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Is Rudyard Kipling's poem "The White Man's Burden" considered a fiction piece or...

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jenell | Student, Undergraduate | eNotes Newbie

Posted June 18, 2009 at 3:18 PM via web

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Is Rudyard Kipling's poem "The White Man's Burden" considered a fiction piece or non-fiction?

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sagesource | High School Teacher | (Level 1) Associate Educator

Posted June 18, 2009 at 8:04 PM (Answer #1)

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Kipling's poem "The White Man's Burden" can be considered either fictional or non-fictional depending on the particular message being considered and the perspective from which it is analyzed.

The most obvious answer is that the poem is fictional. "The White Man's Burden" presents imperialism in a highly romanticized form, almost monastic, where the sole motive is altruistic and even self-sacrificing benevolence:

Take up the White Man's burden --
No tawdry rule of kings,
But toil of serf and sweeper --
The tale of common things.
The ports ye shall not enter,
The roads ye shall not tread,
Go make them with your living,
And mark them with your dead!

The money-making and power politics that always provides the main foundation for imperialism is nowhere mentioned. Instead, there is the expensive and tedious "burden" assumed over "thankless years" of trying to "civilize" a pack of ungrateful cads:

Take up the White man's burden --
And reap his old reward:
The blame of those ye better,
The hate of those ye guard --

In reality, this construction of the motivations of imperialism, and its presumed good effects on those ruled, is a self-serving fiction. Empires are not, and have never been, charity concerns.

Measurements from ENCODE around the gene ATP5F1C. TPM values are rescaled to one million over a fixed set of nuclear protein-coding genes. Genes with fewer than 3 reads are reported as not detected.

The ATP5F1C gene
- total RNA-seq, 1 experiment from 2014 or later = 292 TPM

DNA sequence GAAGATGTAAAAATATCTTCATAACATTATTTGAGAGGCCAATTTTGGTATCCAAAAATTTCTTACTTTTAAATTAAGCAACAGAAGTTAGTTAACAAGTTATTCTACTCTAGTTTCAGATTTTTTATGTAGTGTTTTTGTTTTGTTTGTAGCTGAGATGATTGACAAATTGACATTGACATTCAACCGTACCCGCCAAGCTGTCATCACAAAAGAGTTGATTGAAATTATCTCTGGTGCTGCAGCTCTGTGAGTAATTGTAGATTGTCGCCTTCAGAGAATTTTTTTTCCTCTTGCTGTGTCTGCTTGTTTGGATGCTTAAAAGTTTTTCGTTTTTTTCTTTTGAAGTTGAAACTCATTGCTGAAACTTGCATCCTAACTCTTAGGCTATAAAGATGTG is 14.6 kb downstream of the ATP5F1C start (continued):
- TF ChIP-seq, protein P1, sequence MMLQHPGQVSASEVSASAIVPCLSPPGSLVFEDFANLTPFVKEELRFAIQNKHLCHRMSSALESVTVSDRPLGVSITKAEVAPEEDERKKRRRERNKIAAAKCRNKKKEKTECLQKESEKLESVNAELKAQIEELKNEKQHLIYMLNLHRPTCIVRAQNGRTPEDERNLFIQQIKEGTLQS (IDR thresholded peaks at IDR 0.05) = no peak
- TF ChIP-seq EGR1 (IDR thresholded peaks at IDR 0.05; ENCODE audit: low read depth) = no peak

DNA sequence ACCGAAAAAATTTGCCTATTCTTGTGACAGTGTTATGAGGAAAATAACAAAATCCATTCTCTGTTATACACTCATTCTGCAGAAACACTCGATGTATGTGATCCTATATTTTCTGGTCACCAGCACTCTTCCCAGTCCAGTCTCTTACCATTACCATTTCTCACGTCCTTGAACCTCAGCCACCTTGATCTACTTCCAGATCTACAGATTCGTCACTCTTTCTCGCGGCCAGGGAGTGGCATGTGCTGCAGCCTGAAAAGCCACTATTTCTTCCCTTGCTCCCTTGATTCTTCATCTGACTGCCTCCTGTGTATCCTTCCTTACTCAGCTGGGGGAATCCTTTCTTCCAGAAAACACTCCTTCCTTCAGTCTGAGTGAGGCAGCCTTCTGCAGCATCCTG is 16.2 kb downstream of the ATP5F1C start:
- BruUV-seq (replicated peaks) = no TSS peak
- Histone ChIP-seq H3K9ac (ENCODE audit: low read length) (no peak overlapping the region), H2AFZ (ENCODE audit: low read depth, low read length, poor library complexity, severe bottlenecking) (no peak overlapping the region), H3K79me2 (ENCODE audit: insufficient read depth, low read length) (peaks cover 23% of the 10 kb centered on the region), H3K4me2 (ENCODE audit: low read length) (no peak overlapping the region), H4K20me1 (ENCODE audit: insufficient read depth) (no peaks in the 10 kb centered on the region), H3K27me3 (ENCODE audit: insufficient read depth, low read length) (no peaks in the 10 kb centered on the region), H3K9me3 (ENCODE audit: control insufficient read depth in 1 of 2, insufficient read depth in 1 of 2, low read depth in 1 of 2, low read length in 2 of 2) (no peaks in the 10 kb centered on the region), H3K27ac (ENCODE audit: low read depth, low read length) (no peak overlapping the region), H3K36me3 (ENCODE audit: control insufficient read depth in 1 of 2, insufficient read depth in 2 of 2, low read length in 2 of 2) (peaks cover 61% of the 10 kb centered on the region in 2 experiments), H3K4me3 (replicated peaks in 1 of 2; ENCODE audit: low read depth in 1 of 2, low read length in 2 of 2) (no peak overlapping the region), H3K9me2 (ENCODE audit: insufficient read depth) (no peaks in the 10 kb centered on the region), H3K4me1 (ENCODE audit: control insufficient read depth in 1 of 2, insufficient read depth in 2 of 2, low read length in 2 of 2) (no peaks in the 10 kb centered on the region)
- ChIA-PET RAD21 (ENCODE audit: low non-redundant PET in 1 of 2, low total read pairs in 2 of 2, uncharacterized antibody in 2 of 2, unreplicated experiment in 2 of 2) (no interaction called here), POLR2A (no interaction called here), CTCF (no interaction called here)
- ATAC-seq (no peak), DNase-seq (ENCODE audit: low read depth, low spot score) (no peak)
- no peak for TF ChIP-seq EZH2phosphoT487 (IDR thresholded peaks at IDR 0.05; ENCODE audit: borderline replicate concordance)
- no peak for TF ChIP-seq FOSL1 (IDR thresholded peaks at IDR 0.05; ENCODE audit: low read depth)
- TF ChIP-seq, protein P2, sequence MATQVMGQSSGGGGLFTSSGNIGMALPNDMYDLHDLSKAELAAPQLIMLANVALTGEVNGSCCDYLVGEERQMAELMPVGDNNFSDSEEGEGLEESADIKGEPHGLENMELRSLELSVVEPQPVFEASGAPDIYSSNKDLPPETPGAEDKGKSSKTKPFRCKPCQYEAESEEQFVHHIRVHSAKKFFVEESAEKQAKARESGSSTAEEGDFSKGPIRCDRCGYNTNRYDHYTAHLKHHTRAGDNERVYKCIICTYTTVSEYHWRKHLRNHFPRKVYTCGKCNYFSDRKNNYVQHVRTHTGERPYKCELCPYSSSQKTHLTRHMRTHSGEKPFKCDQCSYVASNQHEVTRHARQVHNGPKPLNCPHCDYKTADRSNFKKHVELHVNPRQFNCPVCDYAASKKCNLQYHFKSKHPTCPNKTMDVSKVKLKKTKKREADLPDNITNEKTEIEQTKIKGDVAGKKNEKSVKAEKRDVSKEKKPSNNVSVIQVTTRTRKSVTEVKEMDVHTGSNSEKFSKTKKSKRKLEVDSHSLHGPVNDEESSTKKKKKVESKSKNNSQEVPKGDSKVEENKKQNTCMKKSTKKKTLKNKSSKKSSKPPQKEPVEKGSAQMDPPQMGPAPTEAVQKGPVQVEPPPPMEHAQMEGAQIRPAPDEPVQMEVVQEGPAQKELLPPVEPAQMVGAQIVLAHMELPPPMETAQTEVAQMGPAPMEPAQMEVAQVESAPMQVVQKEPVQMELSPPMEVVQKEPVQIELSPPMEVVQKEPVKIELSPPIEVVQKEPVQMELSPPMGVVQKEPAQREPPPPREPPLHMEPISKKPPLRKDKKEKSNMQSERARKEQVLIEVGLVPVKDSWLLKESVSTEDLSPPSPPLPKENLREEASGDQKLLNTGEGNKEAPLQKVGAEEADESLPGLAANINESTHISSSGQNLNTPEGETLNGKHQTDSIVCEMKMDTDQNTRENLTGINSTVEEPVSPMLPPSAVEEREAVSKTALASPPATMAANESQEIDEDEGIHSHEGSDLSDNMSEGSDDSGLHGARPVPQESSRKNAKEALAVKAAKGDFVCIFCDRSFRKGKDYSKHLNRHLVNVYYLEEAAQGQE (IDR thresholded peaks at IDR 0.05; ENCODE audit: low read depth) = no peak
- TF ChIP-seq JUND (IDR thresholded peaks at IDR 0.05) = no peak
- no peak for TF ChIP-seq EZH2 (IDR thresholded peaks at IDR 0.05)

However, despite its highly romanticized take on empire-building, Kipling's poem also conveys some important truths. The first is that no matter how determined and (self-) righteous, "civilizers" can expect little thanks for their efforts. Kipling probably would have said this is because the subjects of the empire are short-sighted, selfish, and stupid; we would suspect it had far more to do with national pride, cultural difference, and resentment at being ruled by foreigners. All the same, the warning to those who might think imperial "liberators" are always greeted with flowers and cheers is plain to see. Kipling even goes so far as to remind the imperial power that if it takes this path of "principle," it cannot afford to falter in the slightest -- it must remain true to its own rules:

By all ye cry or whisper,
By all ye leave or do,
The silent, sullen peoples
Shall weigh your Gods and you.

Moreover, in stressing the costs of empire -- the "ports" and the "roads" -- Kipling underlines that even if seen romantically, an empire is a tremendous burden to the imperial power.

Thus, in its main thrust, the idealization of Western imperialism, its presentation as nothing more than a sort of altruistic missionary endeavor, "The White Man's Burden" may be classified as fictional. However, in its reminder of the burdens of empire and the uncertainty of some of its rewards, particularly gratitude, it brings forward important factual points. Both messages were highly relevant in 1899, when the poem was written, since the United States (to which the poem was addressed) had just acquired the Philippines.

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